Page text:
What Were The Previous Cancer Treatment?
Patients who have previously been treated for and diagnosed with certain cancers are also at a significantly higher risk of being diagnosed with bone cancer in the future.
Radiotherapy is a particular treatment that increases* the patient’s risk. Cancer in childhood also increases* a patient’s risk.
Cervical cancer, rectal cancer anal cancer and mouth cancer also seems to play a part in increasing* the risk factor for bone cancer.
What Are The Symptoms of Bone Cancer?
When it comes to identifying the symptoms of bone cancer, there is one major problem. This is the fact that the symptoms of bone cancer can often be mistaken for symptoms of other diseases.
Amongst adults, bone cancer symptoms are often mistaken for the symptoms that are caused by arthritis; thus a patient may consider arthritis as the cause of the symptoms they are experiencing when, in reality, it is caused by bone cancer.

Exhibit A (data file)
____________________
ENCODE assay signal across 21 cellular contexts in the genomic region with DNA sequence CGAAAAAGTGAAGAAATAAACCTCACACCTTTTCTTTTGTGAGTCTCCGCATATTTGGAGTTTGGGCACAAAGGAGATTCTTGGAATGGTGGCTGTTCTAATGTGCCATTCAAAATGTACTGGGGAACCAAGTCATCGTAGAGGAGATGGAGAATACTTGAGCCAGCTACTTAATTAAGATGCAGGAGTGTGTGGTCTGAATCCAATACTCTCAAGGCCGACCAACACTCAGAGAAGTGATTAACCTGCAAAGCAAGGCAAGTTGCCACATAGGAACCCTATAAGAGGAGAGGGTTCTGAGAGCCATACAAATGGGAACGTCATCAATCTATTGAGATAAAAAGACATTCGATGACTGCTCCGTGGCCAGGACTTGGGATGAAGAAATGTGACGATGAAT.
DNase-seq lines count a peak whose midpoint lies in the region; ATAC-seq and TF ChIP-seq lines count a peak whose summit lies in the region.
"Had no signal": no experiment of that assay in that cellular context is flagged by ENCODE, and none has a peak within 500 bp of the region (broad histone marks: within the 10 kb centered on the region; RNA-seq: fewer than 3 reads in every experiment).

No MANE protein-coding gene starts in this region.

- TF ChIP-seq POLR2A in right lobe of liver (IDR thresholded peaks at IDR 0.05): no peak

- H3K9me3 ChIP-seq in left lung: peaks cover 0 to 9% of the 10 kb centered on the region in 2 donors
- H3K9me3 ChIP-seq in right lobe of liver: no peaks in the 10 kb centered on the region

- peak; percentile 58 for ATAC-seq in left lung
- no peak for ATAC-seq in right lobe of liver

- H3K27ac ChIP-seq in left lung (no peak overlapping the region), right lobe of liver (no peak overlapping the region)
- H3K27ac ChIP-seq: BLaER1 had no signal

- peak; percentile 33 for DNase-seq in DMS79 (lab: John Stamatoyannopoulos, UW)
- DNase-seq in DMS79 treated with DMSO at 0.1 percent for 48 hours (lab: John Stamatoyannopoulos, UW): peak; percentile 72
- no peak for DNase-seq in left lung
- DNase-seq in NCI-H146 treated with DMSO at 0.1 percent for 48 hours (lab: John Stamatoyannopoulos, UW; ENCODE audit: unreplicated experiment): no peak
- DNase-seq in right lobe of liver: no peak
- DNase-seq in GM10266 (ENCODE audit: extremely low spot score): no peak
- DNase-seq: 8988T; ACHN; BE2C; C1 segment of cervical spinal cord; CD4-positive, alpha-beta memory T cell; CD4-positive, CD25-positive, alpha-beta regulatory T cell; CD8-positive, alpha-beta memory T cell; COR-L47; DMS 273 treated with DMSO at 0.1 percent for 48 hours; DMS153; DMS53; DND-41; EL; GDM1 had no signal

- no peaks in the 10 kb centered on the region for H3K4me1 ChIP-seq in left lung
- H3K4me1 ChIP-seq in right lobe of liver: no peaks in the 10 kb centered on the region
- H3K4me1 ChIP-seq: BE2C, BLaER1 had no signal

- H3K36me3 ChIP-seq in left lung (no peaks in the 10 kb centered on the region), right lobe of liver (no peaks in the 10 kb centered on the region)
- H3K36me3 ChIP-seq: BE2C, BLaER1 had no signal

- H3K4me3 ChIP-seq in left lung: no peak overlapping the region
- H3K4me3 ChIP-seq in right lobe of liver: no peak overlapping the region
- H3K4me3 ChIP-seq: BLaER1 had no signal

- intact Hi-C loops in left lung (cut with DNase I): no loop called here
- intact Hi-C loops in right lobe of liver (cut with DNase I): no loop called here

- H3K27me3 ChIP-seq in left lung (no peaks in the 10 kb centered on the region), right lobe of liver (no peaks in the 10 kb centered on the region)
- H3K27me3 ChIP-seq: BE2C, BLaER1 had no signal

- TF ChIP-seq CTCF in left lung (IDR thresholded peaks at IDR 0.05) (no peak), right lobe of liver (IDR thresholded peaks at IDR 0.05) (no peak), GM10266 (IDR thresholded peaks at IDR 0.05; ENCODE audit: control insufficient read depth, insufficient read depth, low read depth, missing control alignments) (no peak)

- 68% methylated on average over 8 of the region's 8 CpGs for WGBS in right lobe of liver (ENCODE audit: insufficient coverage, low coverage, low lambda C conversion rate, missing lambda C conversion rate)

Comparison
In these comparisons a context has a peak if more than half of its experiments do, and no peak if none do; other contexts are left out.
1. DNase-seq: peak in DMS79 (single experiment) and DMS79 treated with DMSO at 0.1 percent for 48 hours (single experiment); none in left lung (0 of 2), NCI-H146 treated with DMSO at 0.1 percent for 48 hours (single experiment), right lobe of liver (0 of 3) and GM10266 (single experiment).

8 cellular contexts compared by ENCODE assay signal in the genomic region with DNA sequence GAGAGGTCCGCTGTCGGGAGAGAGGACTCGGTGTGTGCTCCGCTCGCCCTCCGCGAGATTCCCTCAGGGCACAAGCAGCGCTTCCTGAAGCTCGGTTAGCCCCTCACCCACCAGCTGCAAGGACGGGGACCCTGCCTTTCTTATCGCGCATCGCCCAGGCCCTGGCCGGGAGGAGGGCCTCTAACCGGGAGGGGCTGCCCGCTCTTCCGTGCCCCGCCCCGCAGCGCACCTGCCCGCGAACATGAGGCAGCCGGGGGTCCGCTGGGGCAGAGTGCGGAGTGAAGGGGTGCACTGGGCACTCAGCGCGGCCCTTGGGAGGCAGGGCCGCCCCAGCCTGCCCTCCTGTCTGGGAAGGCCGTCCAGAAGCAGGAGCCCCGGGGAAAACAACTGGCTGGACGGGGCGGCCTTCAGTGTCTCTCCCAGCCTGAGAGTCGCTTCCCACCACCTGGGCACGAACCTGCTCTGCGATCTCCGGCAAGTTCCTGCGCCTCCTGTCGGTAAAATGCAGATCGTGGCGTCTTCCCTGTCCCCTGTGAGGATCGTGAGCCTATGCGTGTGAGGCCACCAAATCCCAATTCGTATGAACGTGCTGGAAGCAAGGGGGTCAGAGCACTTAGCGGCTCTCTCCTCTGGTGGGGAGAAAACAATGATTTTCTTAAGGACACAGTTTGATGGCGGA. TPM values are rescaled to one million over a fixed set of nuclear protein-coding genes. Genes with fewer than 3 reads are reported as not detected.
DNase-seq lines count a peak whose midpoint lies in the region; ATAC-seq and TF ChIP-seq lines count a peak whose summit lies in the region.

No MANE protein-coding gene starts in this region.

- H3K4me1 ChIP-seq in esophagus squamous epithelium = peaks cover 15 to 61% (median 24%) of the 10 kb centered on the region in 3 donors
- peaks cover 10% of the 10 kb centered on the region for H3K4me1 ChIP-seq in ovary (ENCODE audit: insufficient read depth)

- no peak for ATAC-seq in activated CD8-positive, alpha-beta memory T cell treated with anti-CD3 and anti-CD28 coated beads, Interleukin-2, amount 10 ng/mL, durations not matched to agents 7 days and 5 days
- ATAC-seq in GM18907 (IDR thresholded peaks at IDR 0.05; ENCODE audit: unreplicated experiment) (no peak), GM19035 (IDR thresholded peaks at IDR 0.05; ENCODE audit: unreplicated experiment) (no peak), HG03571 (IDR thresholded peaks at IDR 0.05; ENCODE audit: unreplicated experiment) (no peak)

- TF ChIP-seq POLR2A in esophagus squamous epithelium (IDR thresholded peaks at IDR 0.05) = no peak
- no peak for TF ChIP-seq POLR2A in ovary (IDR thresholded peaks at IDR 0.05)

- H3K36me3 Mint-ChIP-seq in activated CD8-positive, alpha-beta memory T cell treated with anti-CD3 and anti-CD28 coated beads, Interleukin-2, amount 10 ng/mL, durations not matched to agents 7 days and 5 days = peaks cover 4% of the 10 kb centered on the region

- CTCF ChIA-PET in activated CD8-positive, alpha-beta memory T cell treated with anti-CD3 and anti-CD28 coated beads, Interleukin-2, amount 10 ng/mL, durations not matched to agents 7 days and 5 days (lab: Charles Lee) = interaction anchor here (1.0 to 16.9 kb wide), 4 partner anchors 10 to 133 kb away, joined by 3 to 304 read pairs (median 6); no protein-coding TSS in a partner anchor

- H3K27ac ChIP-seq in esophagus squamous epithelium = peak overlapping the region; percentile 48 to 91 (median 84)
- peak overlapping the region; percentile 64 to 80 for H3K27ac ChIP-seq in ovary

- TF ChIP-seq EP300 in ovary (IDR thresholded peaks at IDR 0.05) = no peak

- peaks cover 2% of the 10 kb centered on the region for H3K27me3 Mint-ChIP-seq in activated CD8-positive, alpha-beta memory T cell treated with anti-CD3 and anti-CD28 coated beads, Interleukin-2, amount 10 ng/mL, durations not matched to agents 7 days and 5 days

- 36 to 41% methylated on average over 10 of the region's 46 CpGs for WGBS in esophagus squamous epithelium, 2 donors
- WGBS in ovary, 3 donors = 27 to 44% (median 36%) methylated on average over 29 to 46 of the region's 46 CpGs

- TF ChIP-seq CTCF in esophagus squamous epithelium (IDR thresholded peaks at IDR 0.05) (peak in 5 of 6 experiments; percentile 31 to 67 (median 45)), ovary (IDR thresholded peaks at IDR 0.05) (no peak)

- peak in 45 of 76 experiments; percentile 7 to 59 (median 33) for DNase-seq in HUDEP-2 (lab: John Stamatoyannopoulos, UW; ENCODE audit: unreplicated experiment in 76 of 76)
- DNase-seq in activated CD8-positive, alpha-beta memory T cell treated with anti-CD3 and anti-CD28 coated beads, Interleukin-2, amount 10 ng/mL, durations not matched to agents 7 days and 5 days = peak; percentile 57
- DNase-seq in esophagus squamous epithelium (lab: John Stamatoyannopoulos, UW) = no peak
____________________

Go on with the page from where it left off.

Amongst teenagers, these symptoms are often mistaken for growing pains, which is a common problem that teenagers face.
NHS Choices report that bone pain seems to be the most prevalent symptom that people experience when they have bone cancer. This is also the particular symptom that is mistaken for symptoms of other diseases in many cases.
It is important to understand that a cancerous tumor can develop in any bone throughout the body. It is especially important to consider bone cancer as a potential cause and at least get some tests done to rule out this particular disease should bone pain be experienced in the upper arms and the legs.
Apart from bone pain, other symptoms may also develop. Even though other symptoms do exist, patients should know that they do not necessarily develop when bone cancer is present.
Additional symptoms may include redness around the affected bone, as well as inflammation. Bone cancer that is located close to a joint in the body may cause the patient to experience an impairment in the particular joint’s mobility.
Furthermore, some patients do notice a lump developing in the region where the tumor is developing.